How to Get Your First Client as a New Lawyer-Today!
My name is Nate Webb, I'm a lawyer with over a decade of experience practicing civil and criminal law in the Seattle, WA area. I wanted to help out new lawyers become successful in practice as a sole practitioner and those who just want to start their own practice even if they have been a lawyer for several years. I have created a fail-proof way to generate income as a lawyer in this blog post "How to Get Your First Client as a New Lawyer." At first I thought I might create an eBook and try and make some money but figured that I should help out my fellow “new” lawyers. Welcome to your career!
I've been in this game of lawyer marketing for some time now and picked up more than a few tidbits and have created this quick blogpost on the topic. Even if you don't have a great marketing mind, if you follow the simple steps in my "How to Get Your First Client as a New Lawyer" you will start making money as a lawyer. The majority of new lawyers didn't graduate at the top of their class and even if they did, many of them have law school debt looming over their head. These send out a bevy of resumes in hopes of landing that first job as a brand-new lawyer to make mom and dad and everyone else so proud. The truth is the vast majority of graduates don't land a job in their first six months and many take even longer than that. The competition for those "cushy" civil jobs are fierce and with the number of law school graduates increasing annually, it is very difficult to succeed as a lawyer. Even if you land that job on the 21st floor of the large downtown building you are most likely putting in 80+ hours for that $100k job and when you do the math, you are likely making less than $20 per hour as a lawyer while the partners are billing at $350 plus. You ready to work hard or work smart?
Most new lawyers search out a job at a firm to garner experience in order to see how things are done in the courtroom, in the office, how to conduct client consultations and how to advertise. Instead of putting in time for someone else, wouldn't you rather be putting in time for yourself, making your own name and brand recognition. There are many lawyers who have been practicing for several years or even a decade or more who want to break out but just don't know where to start. This blogpost is for you as well.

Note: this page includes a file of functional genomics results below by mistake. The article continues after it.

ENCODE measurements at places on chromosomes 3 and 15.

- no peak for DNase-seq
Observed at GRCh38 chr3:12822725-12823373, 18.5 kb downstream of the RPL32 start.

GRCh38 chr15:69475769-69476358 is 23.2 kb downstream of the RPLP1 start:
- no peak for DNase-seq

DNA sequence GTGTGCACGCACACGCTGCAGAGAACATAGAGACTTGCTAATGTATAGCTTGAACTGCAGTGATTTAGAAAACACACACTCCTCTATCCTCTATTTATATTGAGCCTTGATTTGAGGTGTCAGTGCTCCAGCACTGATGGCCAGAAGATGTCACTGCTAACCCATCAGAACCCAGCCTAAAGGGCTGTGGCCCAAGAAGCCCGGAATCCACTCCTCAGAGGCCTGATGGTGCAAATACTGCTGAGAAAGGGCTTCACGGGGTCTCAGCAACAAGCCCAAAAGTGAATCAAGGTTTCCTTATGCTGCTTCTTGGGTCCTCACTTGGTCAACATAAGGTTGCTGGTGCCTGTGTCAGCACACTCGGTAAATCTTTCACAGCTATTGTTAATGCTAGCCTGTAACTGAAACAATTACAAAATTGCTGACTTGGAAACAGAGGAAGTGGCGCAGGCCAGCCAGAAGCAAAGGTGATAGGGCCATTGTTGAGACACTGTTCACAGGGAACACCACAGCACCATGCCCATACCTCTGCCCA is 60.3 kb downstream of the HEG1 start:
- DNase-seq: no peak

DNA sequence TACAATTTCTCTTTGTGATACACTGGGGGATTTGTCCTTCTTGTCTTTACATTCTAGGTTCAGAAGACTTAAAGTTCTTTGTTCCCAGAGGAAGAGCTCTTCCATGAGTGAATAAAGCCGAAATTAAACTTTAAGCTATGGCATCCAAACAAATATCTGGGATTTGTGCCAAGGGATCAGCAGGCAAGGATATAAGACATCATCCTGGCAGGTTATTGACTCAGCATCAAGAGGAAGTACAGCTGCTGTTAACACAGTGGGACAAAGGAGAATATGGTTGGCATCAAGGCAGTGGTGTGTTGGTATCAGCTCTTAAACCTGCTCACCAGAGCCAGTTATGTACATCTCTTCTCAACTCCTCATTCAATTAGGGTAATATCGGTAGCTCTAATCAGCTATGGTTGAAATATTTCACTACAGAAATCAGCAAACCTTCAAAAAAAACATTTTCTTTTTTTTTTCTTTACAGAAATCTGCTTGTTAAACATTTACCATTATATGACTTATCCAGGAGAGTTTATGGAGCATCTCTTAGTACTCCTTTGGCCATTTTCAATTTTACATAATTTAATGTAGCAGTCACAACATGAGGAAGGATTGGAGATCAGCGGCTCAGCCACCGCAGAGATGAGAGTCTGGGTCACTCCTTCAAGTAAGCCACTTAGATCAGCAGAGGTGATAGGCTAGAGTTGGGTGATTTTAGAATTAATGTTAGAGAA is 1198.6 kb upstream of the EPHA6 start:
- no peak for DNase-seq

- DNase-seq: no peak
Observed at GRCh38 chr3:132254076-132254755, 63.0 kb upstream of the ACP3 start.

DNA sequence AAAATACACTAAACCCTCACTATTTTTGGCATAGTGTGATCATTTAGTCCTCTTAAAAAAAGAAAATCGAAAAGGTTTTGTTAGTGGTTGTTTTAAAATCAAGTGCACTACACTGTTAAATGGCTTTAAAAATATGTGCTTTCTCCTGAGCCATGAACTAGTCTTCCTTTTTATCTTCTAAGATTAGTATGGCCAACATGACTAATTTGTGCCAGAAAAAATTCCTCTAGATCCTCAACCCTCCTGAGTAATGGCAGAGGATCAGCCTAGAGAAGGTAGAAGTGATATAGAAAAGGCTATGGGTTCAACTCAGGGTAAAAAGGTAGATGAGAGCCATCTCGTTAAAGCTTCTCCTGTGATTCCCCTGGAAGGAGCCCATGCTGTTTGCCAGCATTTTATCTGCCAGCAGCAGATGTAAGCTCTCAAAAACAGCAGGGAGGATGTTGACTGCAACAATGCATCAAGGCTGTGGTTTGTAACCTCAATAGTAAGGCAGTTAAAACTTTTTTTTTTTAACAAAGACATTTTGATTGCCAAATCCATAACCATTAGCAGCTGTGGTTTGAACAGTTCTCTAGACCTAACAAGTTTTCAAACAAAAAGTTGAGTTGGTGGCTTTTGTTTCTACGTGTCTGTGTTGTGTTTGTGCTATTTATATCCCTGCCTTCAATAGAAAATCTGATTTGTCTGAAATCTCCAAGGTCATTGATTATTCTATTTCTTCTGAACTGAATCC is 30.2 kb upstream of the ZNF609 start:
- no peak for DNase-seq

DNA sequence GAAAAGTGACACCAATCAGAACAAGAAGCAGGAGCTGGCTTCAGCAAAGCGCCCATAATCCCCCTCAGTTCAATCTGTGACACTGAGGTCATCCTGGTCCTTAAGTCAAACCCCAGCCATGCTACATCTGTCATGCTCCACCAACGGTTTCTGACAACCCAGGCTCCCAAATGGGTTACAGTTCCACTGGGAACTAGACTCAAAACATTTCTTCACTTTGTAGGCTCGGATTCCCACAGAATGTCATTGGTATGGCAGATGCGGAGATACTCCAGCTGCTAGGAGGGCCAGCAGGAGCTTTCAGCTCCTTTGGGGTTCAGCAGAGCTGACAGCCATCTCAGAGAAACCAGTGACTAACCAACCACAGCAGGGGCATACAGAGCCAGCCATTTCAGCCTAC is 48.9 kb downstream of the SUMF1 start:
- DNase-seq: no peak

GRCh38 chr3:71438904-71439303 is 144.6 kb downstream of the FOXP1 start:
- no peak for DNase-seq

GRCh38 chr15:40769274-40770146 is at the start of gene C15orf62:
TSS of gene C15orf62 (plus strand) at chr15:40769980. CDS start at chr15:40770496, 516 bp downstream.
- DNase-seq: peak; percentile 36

A little background on me: The first major firm I worked at was a criminal defense firm with a great reputation and they primarily relied upon past client and current lawyer referrals to generate business. The firm had a very uncomplicated website and primarily spent money in advertising in the monthly lawyer only magazine. That was well and good for getting referrals from other lawyers for your niche, but that didn't generate new clients who really didn't even know where to start looking for an attorney. This was back in the early 2000s so not surprisingly that marketing concept began to fail and the firm disbanded.
Just prior to the breaking up of this firm I had decided to leave and become a solo practitioner and have never looked back. I started off slowly gathering clients using many different approaches and since then I have consistently generated well over $1,000,000 in personal net earnings (meaning after I pay Uncle Sam, advertising, the light bill, employees, etc.) adding up the past several years.
Are you ready to start making money as a lawyer today! You have worked hard to get where you are, now take advantage of your hard work by putting that law degree it to use right now! But, wait a minute, where do I get my clients? Here's how:
Part I – website
Do I need a website? Yes, yes and hell yes. If you don't have a website, you might as well go as stand on the corner of the courthouse with a sign that says, “Will work for $40,000” (likely illegal under the RPCs) because word of mouth referrals is dead is today's world. I've seen people ask about recommendations on various social media groups and even though they may actually get a referral, they will still use a search engine in the end and your website had better show up.
How do I get a website? The first thing you need to do is come up with a name. You might ask, how do I get a name. Getting a name for your site requires you obtain a “domain name.” This is a unique name for your site and you can use various domain hosting sites to see which ones are available and make your purchase. A couple of good suggestions are: www.godaddy.com, www.squarespace.com and www.bluehost.com. I would specifically use a .com rather than some other option like a .co or .org or .biz. as .coms just simply rank better organically. If you don't know what organically is, just give it a quick Google search and this blog will still be here waiting.
Okay, you have the domain name, now what. You need to create an actual site using some sort of design program, Wordpress or other type of design software. There are so many options for creating a website that you can get lost. Let me narrow down a couple of choices, keeping in mind I get nothing from them in return: www.lawlytics.com (an Arizona based company who specializes in lawyer websites) and www.wix.com (a website design and hosting company which enables you to easily learn and implement your own style and content). Like I said you can spend countless hours weeding through design choices but I have found these to be very useful for my purposes. The main point is you absolutely must get online even if you have no organic presence, you can work on organic presence and SEO by adding content later, but just get something up so that your potential clients can find you today.